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Mark 5:28  (King James Version)
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<< Mark 5:27   Mark 5:29 >>


Mark 5:25-34

The healing of a woman with a flow of blood is found in three of the gospels (Matthew 9:20-22; Mark 5:25-34; Luke 8:43-48), a miracle sandwiched between two halves of another miracle, the resurrection of the daughter of Jairus, a ruler of the synagogue. What makes the woman's healing unique is that it was performed without a word being spoken beforehand.

As it interrupted the raising of Jairus' daughter, the woman's healing was probably a test of patience for Jairus. More positively, the interruption had the potential to encourage him, helping to build the faith he had already exhibited, especially since his daughter had become much worse in the meantime. Indeed, she had died.

These two miracles are linked, not only in their parallel occurrence, but also by the number twelve, often used in the Bible to connote government. Jairus' daughter was twelve years old (Mark 5:42), and the bleeding woman had been sick for twelve years (Mark 5:25). However, both needed Christ to heal them. It does not matter how long one has been alive, salvation is always through Christ (Acts 4:10-12). Both the bleeding woman and the girl were about to see God's perfect government at work.

Martin G. Collins
The Miracles of Jesus Christ: Healing a Woman With a Flow of Blood



Mark 5:22-43

In Matthew 9:18-26; Mark 5:22-43; and Luke 8:41-56 appears the account of the resurrection of Jairus' twelve-year-old daughter. Having recently performed the astonishing exorcism of the legion of demons, Jesus' renown was quickly spreading. As He is thronged by a multitude of curious and desperate people, a distraught father bows to Him, desperately asking Him to heal his dying daughter.

Jesus responds by going immediately to the home of the father, Jairus (Mark 5:22), a ruler of the same synagogue that the centurion had built for the Jews and whose servant Christ had healed (Matthew 8:5-13). On the way, He heals a woman with a serious issue of blood.

It is obvious that Jairus knew all about Jesus' enlightening teachings, and because of His miraculous ministry, he was convinced of His power. Although he expresses unhesitating faith in Christ's ability to heal, his faith is not equal to the centurion's, who believed that distance was no hindrance to limitless power. Jairus believes Christ's presence in his home is necessary and so beseeches Him to come and touch his daughter.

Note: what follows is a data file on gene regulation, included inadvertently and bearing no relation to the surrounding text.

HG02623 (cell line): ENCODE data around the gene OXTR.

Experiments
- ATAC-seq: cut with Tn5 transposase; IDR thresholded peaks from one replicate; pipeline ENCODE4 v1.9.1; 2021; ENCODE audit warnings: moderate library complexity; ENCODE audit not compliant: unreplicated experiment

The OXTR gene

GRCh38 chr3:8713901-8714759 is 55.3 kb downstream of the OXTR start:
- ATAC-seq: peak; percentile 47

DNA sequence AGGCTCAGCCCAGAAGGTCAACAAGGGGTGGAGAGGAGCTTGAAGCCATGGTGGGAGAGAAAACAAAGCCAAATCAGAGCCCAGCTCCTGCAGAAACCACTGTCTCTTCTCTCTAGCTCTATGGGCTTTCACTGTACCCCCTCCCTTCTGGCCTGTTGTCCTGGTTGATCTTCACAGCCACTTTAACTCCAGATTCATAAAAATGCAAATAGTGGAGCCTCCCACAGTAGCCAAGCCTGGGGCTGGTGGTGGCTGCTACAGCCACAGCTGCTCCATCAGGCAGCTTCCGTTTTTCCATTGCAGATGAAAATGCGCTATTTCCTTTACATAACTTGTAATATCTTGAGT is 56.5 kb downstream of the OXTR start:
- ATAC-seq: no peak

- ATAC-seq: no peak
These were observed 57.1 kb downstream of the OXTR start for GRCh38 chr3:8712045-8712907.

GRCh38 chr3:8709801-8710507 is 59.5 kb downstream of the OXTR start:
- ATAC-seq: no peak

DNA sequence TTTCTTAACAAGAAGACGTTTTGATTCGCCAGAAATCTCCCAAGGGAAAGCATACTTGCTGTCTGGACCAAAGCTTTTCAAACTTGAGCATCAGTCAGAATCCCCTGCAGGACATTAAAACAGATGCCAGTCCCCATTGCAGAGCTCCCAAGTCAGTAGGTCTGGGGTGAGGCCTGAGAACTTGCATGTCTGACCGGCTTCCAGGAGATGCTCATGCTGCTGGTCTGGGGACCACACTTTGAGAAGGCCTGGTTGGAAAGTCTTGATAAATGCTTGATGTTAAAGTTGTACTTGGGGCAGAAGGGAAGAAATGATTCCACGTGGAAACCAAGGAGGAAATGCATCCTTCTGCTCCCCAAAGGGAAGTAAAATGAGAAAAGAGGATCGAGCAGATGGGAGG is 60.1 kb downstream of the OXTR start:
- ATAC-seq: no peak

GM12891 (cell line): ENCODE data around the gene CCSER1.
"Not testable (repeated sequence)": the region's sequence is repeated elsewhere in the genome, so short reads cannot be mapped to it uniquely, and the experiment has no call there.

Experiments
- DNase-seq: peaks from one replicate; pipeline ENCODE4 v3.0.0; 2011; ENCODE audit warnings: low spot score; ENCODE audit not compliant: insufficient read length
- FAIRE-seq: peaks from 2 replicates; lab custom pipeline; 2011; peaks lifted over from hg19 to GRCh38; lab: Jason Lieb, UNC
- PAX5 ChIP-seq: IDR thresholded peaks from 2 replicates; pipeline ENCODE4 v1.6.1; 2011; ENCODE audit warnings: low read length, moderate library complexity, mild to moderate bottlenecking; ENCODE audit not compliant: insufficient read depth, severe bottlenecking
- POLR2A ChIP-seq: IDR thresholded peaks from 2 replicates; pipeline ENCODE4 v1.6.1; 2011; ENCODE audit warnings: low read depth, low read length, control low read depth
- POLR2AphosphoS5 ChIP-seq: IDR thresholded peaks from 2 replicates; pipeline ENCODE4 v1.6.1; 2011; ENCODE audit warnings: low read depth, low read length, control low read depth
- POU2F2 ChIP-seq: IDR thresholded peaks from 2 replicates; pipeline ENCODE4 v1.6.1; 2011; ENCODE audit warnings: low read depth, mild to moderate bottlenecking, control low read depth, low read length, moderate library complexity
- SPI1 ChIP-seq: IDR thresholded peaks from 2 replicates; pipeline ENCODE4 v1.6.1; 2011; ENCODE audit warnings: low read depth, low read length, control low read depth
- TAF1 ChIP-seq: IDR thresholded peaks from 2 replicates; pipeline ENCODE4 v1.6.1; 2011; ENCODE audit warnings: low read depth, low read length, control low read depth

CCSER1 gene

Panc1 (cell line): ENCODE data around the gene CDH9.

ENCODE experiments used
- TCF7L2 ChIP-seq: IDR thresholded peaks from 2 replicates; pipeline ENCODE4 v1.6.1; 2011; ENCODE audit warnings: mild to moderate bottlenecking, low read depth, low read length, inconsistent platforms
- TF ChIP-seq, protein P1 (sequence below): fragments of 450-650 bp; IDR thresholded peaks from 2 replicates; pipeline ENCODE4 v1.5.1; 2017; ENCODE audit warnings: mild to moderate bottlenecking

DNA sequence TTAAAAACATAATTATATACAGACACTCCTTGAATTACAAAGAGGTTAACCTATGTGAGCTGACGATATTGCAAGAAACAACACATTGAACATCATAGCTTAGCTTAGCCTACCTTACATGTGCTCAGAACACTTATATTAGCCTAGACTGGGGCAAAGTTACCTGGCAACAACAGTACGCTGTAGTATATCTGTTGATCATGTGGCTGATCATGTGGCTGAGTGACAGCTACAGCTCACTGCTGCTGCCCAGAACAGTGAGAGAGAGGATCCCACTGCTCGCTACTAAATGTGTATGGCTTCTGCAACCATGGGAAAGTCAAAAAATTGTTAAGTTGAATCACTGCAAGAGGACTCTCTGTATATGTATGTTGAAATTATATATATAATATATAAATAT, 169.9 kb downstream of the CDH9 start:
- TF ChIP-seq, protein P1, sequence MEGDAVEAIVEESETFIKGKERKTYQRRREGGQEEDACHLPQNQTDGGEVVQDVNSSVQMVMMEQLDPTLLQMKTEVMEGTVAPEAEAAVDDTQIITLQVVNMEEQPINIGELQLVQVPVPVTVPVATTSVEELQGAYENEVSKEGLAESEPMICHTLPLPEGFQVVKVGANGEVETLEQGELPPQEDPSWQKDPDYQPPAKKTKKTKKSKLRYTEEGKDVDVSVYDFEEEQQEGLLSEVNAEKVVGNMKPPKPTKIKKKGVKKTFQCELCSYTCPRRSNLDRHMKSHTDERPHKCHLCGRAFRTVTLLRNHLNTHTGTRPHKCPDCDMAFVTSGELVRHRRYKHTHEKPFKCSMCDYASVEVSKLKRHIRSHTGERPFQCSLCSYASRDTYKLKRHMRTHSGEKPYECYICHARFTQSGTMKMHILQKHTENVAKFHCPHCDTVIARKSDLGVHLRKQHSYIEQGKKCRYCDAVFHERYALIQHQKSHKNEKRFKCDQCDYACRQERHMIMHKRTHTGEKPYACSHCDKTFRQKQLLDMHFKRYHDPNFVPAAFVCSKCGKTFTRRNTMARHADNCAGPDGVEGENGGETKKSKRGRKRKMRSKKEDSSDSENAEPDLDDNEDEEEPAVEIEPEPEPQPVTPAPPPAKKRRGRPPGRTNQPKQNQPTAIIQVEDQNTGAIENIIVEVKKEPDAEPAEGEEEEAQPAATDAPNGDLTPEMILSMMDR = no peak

Notice the details that Mark and Luke add about this girl: Mark records that her father calls her "my little daughter," while Luke relates that she was an only child, highlighting how precious she was to her father.

Martin G. Collins
The Miracles of Jesus Christ: Resurrecting Jairus' Daughter



Mark 5:28

The woman's genuine faith in touching Jesus' clothing is from a human standpoint, for, in reality, the power to heal is in Christ Himself (Mark 5:30-34). In touching Him, she is not thinking of His merciful and compassionate will, but of a physical healing power passing from His body to His clothing and then to the hand that touched it. She has a material conception of His healing power, a confidence that something magical flows through His clothes.

However, as physical and imperfect as the woman's faith is, Jesus does not scorn her and her limited belief. He uses His supernatural knowledge to identify with her, even though in the Jews' eyes this meant that He had contracted ritual uncleanness. Using what faith she has to glorify His Father, He heals her by an act of His divine will, bringing her to a higher, spiritual faith. Though imperfect, her faith is essentially genuine and accepted by God because, as soon as she touches the hem of Jesus' clothes, her flow of blood dries up, and she feels her diseased body heal.

Martin G. Collins
The Miracles of Jesus Christ: Healing a Woman With a Flow of Blood




Other Forerunner Commentary entries containing Mark 5:28:

Matthew 9:18-26
Matthew 9:20-22
Mark :
Mark :
Luke :
Luke :

 

<< Mark 5:27   Mark 5:29 >>



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